Neck Oil Redesigned! (The beer inside remains the same)
Disclaimer / summary: Nothing about “Beavertown, Neck Oil, Session IPA” is changing other than the artwork on the outside of the can. Nothing about the people brewing it, the ingredients, the brew kit, the music they listen to when they brew it or the happy smiles on their faces as they do is changing. The person who designs the artwork for the branding of Beavertown has designed a new illustration to go with it, thus freeing up everybody else to play their various roles in getting it brewed, packaged and sent out to the thirsty masses. If it tastes different it’s all in your head. If it tastes better, then yeah we totally changed it.
This is exhaustive as I can be and achingly heartfelt. You have been warned.
Almost 3 years to the day, I arrived at a freezing cold warehouse in Hackney Wick, 10 mins early (lots has changed), in order to be sitting on “the good side” of the shared, second hand chaise lounge that made up my office seating, on a dubious mezzanine directly over the brew house (steamy), only to find Logan, who had been brewing the early shift (lots has changed) standing with a can of something else with my Gamma Ray bottle label wrapped around it.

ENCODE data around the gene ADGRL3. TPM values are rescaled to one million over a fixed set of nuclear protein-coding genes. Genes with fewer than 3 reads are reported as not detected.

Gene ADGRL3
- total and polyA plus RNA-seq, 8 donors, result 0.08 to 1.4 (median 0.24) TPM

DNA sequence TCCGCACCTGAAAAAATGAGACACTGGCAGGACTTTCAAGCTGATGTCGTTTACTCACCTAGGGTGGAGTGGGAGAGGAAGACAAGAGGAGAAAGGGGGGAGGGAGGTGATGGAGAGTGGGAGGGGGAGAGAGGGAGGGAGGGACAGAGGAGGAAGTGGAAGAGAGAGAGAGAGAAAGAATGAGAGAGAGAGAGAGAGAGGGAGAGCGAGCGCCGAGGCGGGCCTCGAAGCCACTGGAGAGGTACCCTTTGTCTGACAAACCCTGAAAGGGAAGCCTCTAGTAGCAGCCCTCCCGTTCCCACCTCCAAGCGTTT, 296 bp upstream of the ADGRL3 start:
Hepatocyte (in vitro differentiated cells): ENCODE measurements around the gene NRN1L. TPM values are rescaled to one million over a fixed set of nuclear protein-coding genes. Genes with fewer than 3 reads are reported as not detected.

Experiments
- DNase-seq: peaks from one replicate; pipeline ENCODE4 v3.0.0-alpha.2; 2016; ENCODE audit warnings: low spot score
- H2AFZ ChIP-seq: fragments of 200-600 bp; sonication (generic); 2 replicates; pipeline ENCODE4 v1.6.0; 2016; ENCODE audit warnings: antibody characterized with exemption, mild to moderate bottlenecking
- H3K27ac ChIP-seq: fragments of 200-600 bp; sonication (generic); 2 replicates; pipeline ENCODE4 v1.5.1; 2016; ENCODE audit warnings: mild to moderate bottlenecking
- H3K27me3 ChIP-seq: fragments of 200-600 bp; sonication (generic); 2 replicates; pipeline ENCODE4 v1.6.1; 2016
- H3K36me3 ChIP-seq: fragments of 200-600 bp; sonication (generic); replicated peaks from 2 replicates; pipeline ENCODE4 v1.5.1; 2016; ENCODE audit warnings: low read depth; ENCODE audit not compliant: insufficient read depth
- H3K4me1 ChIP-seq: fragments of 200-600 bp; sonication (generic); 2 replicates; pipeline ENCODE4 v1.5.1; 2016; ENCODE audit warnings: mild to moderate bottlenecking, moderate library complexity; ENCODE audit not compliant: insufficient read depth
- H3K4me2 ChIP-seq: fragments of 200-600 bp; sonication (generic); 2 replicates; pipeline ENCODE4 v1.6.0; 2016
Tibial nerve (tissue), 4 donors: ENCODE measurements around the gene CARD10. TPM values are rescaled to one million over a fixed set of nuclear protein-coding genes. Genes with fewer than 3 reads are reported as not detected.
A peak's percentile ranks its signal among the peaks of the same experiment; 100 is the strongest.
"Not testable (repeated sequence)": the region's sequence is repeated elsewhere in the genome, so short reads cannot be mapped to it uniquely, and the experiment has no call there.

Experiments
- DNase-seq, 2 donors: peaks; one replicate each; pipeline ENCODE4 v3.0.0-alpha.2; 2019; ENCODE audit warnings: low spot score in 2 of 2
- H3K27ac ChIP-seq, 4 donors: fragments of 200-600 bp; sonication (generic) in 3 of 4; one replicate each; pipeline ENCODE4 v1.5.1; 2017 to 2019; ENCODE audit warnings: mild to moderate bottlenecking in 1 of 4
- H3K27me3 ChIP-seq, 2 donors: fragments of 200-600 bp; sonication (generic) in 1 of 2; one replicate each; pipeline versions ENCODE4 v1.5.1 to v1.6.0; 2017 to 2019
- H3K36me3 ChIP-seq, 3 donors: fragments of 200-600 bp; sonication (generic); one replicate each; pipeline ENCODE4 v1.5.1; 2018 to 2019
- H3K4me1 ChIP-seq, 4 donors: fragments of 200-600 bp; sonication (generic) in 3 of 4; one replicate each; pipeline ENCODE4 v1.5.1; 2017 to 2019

“Looks good doesn’t it,” with something that almost seemed like disappointment in his voice, which kind of threw me off. As a fresh-out-of-art-school illustrator I craved not only opportunity to show people my work but also, obviously, praise. I had been helping out with the branding and some of the marketing while I had been a waiter at Dukes Brew and Que, and had recently been able to leave that to focus working from the actual brewery to step it up. I designed a couple of one off beer labels – Bloody ‘Ell, Heavy Water, in addition to the initial Black Betty and Gamma Ray bottle labels, but most of my work was making sure the excellent illustrations of Jonah Schultz looked their best on the bottle labels. He had done most of the formatting before submitting them to us, so I would liaise with label suppliers and later on add a little colour to them at the request of Logan, something I knew never sat well with Jonah. More recently, I had been hearing from Logan that the plan was to go into cans, for reasons I’m sure we have drilled into you more times than you would have liked – no light penetration, much less oxygen getting in, environment, size, weight etc. (I really can’t help myself can I?..) so I had been working on making the branding suitable for the packaging change and factoring in that it was an all-over-the-can ordeal. I had sent Logan some mock ups, and I know he had been wrapping all kinds of cans with the current labels, and thinking about different colour combinations. Sometimes it can take a long time for Logan to agree with or sign off designs for cans, especially core range or more consistent releases, but who can blame him? As much as we are a great, sickly sweetly loving team, Beavertown will always be an extension of Logan’s personality in the form of a realised dream, come to life, and he is nothing if not a meticulous perfectionist. After deliberating the old branding, all of a sudden he had wrapped the can in one of my spaceman labels, and immediately seen something he wanted to represent the beer. It was the first day of a huge rebrand that we knocked out in under two months. At the time it felt like everything was happening at a very natural pace, but looking back on it, I think I was drawing, redrawing, composing, colouring and printing mock-ups all day, every day for about 3 weeks.